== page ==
Friday, May 16, 2014

The Walking Dead

This morning, over diner breakfast, a friend of mine shared her vision of what the world's last flip phone will be like: Have you seen those really big phones?  With really big numbers?  That are raised?  For old people who can't see?  That's gonna be it.

By way of comment, I dug out my own flip phone: ancient, mildly broken, but still possessed of the ability to make calls and send text messages that require the finger dexterity of an exploited, underage factory worker.

I had to dig my phone out because that's where it lives: in the dug-out, half-forgotten recesses of wherever I managed to leave it.  I lose my phone constantly, even ardently.  I lose it between couch cushions, in the pocket of the wrong coat, in dresser drawers and offices and the darker provinces of the car. 

And I know, with as great a degree of certainty as anything can be known, that if I had a smart phone it would never leave my side.

I lose my grandma phone because it is a grandma phone.  I lose it because its paucity of features, its broken screen and cumbersome interface, means it lacks the addictive power of my laptop and every other device that dings when Uncle Marty comments on that photo of your lunch.



You take it your phone your hand -heck, it was already there, nestled in your palm like moist, electric paw of your first crush, the one you body checked your best friend to stand beside at Sharing Circle- and raise it to your lips.  Your fingers fly over its length, inscribe its skin:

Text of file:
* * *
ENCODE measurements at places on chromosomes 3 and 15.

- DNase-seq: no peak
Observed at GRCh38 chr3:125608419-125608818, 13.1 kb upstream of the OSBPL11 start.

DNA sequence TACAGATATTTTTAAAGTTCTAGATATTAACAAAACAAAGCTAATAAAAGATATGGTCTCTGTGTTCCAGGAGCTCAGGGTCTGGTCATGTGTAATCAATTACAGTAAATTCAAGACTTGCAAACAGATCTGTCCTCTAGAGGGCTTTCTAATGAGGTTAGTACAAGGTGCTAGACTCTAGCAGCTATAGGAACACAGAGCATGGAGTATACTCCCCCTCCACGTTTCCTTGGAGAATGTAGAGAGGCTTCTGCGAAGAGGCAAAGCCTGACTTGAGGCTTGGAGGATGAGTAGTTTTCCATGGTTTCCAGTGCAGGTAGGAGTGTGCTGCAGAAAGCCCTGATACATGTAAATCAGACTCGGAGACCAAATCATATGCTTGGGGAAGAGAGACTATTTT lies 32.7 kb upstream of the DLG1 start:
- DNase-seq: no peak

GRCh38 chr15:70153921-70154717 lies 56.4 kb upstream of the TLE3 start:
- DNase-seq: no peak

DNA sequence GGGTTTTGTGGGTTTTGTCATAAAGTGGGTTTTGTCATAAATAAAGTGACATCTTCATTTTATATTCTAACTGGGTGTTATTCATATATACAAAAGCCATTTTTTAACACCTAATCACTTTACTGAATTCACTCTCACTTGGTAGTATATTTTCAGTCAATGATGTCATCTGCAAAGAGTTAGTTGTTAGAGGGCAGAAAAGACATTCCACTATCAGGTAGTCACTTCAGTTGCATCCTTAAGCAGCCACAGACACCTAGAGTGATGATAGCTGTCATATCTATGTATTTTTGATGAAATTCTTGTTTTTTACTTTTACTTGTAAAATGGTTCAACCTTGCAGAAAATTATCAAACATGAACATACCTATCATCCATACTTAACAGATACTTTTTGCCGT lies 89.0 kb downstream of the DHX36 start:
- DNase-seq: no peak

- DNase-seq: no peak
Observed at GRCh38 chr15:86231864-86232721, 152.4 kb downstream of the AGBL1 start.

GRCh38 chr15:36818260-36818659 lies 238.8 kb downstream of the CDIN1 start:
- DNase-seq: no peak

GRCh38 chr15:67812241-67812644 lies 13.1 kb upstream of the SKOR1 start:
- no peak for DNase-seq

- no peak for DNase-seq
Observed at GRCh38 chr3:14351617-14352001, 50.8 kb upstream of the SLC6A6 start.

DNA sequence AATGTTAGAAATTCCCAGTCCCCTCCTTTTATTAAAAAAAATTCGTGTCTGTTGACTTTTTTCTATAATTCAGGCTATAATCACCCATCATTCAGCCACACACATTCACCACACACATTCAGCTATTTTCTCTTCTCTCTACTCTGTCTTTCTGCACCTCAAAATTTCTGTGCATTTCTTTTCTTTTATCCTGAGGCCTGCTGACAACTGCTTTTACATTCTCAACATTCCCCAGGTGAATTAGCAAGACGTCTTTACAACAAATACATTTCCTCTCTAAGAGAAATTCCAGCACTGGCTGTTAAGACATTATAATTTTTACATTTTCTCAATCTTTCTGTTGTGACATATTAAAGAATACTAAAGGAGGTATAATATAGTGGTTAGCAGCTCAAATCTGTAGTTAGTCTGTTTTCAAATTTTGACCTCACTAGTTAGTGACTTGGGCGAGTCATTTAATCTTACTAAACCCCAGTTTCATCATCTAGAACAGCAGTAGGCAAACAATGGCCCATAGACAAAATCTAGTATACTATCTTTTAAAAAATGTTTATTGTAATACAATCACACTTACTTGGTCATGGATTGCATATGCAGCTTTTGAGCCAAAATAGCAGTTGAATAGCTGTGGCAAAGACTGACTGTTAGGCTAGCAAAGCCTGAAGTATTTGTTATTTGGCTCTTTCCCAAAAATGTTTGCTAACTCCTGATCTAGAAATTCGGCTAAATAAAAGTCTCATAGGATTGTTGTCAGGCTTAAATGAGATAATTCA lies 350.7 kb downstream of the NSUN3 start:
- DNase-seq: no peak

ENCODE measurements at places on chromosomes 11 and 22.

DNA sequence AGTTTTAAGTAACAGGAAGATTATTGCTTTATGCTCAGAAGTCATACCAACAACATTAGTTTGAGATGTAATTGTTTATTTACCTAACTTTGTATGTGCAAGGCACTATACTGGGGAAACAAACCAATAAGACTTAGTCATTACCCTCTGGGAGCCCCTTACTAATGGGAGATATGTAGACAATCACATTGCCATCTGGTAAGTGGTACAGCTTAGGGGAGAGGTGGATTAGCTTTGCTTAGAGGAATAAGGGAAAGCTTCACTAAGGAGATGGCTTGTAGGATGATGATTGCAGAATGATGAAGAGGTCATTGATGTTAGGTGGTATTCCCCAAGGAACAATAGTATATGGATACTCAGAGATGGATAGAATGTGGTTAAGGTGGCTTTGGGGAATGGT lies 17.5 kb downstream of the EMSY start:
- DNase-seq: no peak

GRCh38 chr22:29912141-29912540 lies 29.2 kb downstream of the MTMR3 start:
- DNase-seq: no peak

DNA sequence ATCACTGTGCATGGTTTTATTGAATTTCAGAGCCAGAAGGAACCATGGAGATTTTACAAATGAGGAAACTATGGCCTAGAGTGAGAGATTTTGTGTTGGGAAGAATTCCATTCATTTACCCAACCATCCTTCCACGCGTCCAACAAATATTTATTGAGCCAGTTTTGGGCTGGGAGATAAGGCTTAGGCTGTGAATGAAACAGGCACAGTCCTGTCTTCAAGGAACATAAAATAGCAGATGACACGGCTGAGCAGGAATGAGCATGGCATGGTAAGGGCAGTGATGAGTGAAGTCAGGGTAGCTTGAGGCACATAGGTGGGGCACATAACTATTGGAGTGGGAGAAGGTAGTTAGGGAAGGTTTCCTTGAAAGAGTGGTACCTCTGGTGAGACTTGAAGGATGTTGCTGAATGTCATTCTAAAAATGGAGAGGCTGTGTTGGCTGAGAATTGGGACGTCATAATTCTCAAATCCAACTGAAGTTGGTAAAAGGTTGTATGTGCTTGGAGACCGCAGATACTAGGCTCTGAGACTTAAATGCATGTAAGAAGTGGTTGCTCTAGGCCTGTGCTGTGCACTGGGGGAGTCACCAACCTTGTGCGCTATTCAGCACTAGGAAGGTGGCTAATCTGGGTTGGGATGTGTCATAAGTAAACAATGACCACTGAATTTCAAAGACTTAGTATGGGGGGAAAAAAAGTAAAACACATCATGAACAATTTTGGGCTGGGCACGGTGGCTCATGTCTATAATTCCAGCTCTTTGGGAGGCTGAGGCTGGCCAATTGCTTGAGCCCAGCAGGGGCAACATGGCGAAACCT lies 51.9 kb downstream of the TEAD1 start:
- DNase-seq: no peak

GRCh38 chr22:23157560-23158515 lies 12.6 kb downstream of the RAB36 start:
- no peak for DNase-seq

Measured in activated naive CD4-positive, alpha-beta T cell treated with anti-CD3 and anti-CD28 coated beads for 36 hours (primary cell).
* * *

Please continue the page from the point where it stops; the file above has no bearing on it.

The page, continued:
*sooooo yum*

And then, hey, you and Uncle Marty feel the frisson -delicious, restorative- of shared humanity because you both like pizza and I, your client or your wife or your colleague or your teacher or your friend, I with my long-lost flip phone, am left to stare at the top of your head.

News flash: some of you are bald.

Eventually, of course, I will find my flip phone.  I will go to the phone store and trade it in and walk out with a smartphone and I will sleep with that smartphone next to my bed; I will tap on it in  waiting rooms; I will cradle it close; I will never again eat indifferent pizza; and I will know, with the incandesent certainty of the Googler, whatever happened to that guy in "That Thing You Do!"

But until then: Get off my lawn.

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